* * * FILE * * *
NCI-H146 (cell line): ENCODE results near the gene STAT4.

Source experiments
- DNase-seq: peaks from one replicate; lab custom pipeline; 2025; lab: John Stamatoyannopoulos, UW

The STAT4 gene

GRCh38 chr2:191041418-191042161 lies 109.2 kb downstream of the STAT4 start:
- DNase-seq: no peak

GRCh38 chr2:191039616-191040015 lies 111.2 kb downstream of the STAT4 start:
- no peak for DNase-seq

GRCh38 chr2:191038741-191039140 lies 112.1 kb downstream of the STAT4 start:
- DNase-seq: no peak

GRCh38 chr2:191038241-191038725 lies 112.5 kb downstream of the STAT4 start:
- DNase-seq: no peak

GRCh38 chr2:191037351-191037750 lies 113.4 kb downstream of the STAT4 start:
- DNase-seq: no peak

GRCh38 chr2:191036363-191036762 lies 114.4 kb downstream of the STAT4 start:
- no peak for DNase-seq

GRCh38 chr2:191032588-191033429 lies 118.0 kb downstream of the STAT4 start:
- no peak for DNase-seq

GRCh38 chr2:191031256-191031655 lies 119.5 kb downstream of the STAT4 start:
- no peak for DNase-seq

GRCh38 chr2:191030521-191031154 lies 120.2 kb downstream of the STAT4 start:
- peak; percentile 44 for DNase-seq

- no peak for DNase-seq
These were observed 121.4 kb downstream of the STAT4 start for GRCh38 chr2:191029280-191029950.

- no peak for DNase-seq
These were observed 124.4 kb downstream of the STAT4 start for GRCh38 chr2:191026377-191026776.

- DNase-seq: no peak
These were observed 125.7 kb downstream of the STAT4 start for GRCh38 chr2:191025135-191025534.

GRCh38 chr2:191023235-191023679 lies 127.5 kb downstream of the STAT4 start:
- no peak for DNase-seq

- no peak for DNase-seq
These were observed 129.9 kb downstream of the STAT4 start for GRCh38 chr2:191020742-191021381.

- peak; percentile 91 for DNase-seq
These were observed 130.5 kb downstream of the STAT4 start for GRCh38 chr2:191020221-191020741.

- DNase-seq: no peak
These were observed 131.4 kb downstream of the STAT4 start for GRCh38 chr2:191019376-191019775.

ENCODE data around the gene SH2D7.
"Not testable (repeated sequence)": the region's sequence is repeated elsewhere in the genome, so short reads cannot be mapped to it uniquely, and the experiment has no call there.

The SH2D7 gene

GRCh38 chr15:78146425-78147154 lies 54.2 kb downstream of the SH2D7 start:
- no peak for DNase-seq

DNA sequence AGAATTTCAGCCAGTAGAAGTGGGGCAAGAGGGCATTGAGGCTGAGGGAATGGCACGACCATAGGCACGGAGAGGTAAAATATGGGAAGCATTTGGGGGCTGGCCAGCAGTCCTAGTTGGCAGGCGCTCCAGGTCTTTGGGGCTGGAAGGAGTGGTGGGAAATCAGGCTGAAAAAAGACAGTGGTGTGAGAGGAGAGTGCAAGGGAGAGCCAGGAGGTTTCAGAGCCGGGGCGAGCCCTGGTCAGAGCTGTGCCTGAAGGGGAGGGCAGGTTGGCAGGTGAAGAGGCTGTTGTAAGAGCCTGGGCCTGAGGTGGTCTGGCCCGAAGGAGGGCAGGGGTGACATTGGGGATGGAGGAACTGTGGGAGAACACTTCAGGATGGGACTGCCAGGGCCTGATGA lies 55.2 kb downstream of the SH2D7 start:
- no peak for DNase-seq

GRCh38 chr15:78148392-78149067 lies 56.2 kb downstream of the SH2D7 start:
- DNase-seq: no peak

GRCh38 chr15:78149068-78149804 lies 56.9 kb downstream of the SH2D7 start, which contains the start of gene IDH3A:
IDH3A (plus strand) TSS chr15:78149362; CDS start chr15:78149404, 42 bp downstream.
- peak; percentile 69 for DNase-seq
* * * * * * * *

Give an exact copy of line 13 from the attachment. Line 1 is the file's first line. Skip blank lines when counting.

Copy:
GRCh38 chr2:191037351-191037750 lies 113.4 kb downstream of the STAT4 start: